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Happiness or Harvard?

October 10, 2012


Marilyn Price-Mitchell, Ph.D., Psychology Today

Gathering her backpack for school, Carolyn Milander shouted at her mother, “I don’t have a problem!”

Her mother retorted, “You need help, Carolyn! When you get perfect grades, you’re on a high. But when you pull all-nighters and become sleep deprived, you sink into emotional valleys. This terrible cycle has got to end!”

Blurting back in anger, Carolyn screamed, “I hate you!”

This type of angry interchange is all too familiar for today’s teens and their parents. And it’s no surprise. The stress of getting good grades, high scores on standardized tests, and accepted at top-ranked colleges doesn’t encourage happy family dynamics.

Alfie Kohn, a long-time advocate for grade-less schools believes we have to change the systems that produce stress for kids. In a New York Times article, Reconsider Attitudes About Success,he chided parents for overlooking the damage being done by the enormous expectations being placed on children.

But Carolyn’s mother, Vicki, recognized the potential damage and demanded change.

The Happy Class

It was the beginning of her daughter’s freshman year at Bainbridge High School, one of Washington State’s top-ranked public schools. Vicki watched as Carolyn began to respond to increased expectations and pressures to perform.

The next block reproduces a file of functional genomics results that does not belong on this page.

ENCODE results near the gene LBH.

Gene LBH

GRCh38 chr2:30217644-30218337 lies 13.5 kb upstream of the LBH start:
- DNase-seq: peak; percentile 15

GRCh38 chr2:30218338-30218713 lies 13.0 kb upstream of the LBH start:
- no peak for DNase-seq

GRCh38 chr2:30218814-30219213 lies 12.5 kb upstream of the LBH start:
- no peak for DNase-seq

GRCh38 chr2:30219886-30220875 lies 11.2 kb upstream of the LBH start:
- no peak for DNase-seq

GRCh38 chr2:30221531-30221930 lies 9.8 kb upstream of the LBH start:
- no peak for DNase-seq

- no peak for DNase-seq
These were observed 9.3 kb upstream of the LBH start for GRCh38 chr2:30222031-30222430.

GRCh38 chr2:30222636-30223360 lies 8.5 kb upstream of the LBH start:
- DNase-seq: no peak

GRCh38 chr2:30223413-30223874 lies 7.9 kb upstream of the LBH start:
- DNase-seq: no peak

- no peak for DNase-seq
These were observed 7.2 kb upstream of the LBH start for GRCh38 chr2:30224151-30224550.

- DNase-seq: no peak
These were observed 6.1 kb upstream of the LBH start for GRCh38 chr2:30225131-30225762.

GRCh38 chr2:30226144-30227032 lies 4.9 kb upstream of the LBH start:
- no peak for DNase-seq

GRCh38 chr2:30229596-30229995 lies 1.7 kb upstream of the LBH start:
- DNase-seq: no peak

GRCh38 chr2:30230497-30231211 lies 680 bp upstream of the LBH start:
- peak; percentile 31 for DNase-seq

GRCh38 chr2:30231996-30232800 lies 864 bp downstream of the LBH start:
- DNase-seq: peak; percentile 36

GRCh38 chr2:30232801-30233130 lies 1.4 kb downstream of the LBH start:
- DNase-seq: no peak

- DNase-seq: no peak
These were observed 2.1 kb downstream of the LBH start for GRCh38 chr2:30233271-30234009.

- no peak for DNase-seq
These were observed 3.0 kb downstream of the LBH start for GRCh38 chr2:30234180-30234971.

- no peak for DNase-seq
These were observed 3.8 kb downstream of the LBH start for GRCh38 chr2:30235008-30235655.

But instead of watching and hoping things would improve, she insisted Carolyn attend a stress-reduction class sponsored by the Just Know Coalition, a local nonprofit that offered the program through her school. The class was affectionately known as the Happy Class.

When I recently met Carolyn, now beginning her freshman year at Olympic Community College, her joyful personality filled the room. I would not have imagined she was ever anything less than happy.  As a high school valedictorian, homecoming queen, and community volunteer, she oozed with confidence and pride as she spoke of her decision to become a nurse.

What’s compelling about Carolyn’s story is that her life was transformed in early adolescence by an experience that changed her perspective about success and led to greater well-being. According to recent research by the Higher Education Research Institute, the emotional health of today’s incoming college freshman is at its lowest point in twenty-five years. Most students report being overwhelmed by everything they have to do. So how did Carolyn avoid the pitfalls of many of her peers?

More than a coping strategy, the Happy Class gave her the courage to redefine her notions of success. Ironically, many in her community expected her to attend Harvard or another Ivy-League school, but Carolyn created her own version of happiness instead.

Turning Point

When I asked Carolyn to tell me about a turning point that led down a different path than most people expected, she graciously shared her story.

“I remember angrily climbing into the car and sitting silently as my Mom drove me to my first Happy Class,” Carolyn said. “Then I shyly walked into the classroom and took a seat. With the lights off, the leaders and students sat facing each other in a circle.  I felt awkward and embarrassed, hoping no one would see me when they walked by the classroom.”